His performance in the small role of a lawyer in Sidney Lumet’s crime film “Q&A” in 1990 prompted David E. Kelley to cast Mr. Finkel as the blustery defense lawyer Douglas Wambaugh on “Picket Fences,” a series chronicling the quirky events that befell the residents of a small town in Wisconsin, which ran from 1992 to 1996 on CBS. Mr. Finkel won an Emmy in 1994 as best supporting actor in a dramatic series. He later played a history teacher on “Boston Public,” also produced by Mr. Kelley, seen on Fox from 2000 to 2005.
In 2009 he was featured in the opening scene of “A Serious Man,” the Coen brothers’ satirical reworking of the Job story in a Midwestern locale, playing a character who may or may not be a dybbuk.
Mr. Finkel was born Philip Finkel on Oct. 9, 1922, in Brownsville, Brooklyn, then a poor and working-class Jewish neighborhood. He was the third of four sons of a tailor who had immigrated from Warsaw and a homemaker who had immigrated from Minsk, now in Belarus. By 1931, he was appearing in Yiddish shows and had taken the first name Fyvush.
He played child parts until he was a teenager, then decided he should take on a more practical trade and went to a vocational high school to learn the fur industry. But he never worked in furs, and he soon joined a Yiddish stock company. No matinee idol, he played to small Yiddish-speaking audiences in places like Pittsburgh and Pottsville, Pa.
“We were on a cooperative plan,” he told an interviewer. “After the management deducted the expenses, we shared the profit. If my father wouldn’t send me money, I couldn’t stay there.”
While he continued to perform into the 1960s, on the road or in what was left of the Second Avenue theater scene, he realized that with the inexorable decline of the audience — children of the original immigrants often spurned the mother tongue as a hoary throwback to the Old Country — he would have to penetrate Broadway. He was fortunate that a show came along with many roles he was bred to play: “Fiddler on the Roof,” the musical story of Tevye, the harried shtetl milkman plagued with marriageable daughters.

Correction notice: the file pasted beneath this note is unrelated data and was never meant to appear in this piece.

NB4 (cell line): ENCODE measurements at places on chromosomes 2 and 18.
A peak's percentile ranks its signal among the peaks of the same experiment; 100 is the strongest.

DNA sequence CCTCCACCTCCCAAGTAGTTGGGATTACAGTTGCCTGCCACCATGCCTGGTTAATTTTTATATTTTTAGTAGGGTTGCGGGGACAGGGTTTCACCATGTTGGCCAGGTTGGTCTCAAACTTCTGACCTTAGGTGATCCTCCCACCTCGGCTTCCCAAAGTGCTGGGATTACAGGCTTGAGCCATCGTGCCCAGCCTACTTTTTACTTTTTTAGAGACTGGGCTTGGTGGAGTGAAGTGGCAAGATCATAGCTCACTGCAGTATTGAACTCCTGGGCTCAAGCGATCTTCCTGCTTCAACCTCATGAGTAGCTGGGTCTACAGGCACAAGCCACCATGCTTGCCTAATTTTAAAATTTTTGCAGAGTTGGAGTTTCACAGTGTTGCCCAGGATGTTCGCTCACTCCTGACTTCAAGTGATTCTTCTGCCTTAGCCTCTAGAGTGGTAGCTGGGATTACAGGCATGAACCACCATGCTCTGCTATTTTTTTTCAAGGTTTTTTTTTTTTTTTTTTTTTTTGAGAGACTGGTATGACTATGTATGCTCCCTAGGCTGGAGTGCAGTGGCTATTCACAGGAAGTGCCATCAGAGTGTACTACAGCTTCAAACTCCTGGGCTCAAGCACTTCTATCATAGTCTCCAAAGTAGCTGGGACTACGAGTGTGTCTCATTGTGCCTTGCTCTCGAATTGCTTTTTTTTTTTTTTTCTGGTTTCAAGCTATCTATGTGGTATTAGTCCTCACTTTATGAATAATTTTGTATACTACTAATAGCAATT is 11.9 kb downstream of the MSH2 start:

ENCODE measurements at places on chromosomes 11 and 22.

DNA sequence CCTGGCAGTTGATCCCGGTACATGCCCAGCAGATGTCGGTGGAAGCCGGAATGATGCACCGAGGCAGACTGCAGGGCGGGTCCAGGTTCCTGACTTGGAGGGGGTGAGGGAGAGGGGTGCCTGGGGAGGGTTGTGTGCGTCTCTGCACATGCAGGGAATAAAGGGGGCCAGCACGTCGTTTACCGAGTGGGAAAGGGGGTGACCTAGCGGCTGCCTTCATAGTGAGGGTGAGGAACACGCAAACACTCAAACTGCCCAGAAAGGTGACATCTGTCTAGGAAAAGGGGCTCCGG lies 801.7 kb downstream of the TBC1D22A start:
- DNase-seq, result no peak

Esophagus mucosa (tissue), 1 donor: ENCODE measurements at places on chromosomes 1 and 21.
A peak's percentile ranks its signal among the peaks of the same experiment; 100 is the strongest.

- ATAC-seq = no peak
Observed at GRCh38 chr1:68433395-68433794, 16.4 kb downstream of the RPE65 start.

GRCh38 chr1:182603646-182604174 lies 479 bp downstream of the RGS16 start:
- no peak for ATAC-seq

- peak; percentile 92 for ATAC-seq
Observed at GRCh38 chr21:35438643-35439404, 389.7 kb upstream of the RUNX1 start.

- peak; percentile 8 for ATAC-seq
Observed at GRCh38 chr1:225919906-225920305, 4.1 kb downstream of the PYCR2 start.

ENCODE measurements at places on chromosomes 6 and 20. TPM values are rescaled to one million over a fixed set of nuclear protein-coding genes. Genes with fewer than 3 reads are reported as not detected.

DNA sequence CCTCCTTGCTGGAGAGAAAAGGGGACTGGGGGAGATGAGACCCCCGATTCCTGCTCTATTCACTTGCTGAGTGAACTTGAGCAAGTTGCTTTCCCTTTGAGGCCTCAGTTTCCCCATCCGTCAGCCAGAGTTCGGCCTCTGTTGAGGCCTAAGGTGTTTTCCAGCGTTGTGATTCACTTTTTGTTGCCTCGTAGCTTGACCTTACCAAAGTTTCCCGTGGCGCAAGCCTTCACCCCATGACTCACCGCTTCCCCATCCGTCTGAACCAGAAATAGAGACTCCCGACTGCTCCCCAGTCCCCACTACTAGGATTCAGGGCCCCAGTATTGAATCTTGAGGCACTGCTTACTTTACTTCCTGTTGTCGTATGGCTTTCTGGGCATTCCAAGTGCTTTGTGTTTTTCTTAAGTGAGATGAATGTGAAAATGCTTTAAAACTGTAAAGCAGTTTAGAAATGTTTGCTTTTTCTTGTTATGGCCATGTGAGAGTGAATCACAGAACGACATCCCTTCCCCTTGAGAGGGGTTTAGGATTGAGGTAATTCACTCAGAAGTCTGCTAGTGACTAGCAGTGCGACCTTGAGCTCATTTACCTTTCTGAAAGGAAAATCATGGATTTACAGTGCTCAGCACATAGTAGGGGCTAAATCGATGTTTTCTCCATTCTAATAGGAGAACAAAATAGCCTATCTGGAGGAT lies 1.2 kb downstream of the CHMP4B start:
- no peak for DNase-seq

He first played Mordcha, the show’s innkeeper, and kept that role through most of the long-running original production, which opened in 1964 and closed in 1972. When the show was revived in 1981, he had a bigger role: Lazar Wolf, the butcher, whom Tevye unsuccessfully chooses as the fiancé of one of his daughters. During the show’s national tour, he often played Tevye.
Mr. Finkel’s wife, the former Gertrude Lieberman, whom he married in 1947, died in 2008. In addition to his son Ian, a musical arranger and xylophonist, he is survived by another son, Elliot, a concert pianist; a brother, Nat; three grandchildren; and one great-grandchild. Both Mr. Finkel’s sons performed with him in his revues.
Mr. Finkel savored his memories of the Yiddish theater and loved to entertain interviewers with stories from that lost world. There was, for example, the one about the Yiddish actor who asks a woman to wake up her husband, who is snoring in the theater’s front row.
She replies: “You wake him up. You put him to sleep.”
A version of this article appears in print on August 15, 2016, on page D11 of the New York edition with the headline: Fyvush Finkel, Pillar of Yiddish Theater, Dies at 93. Order Reprints| Today’s Paper|Subscribe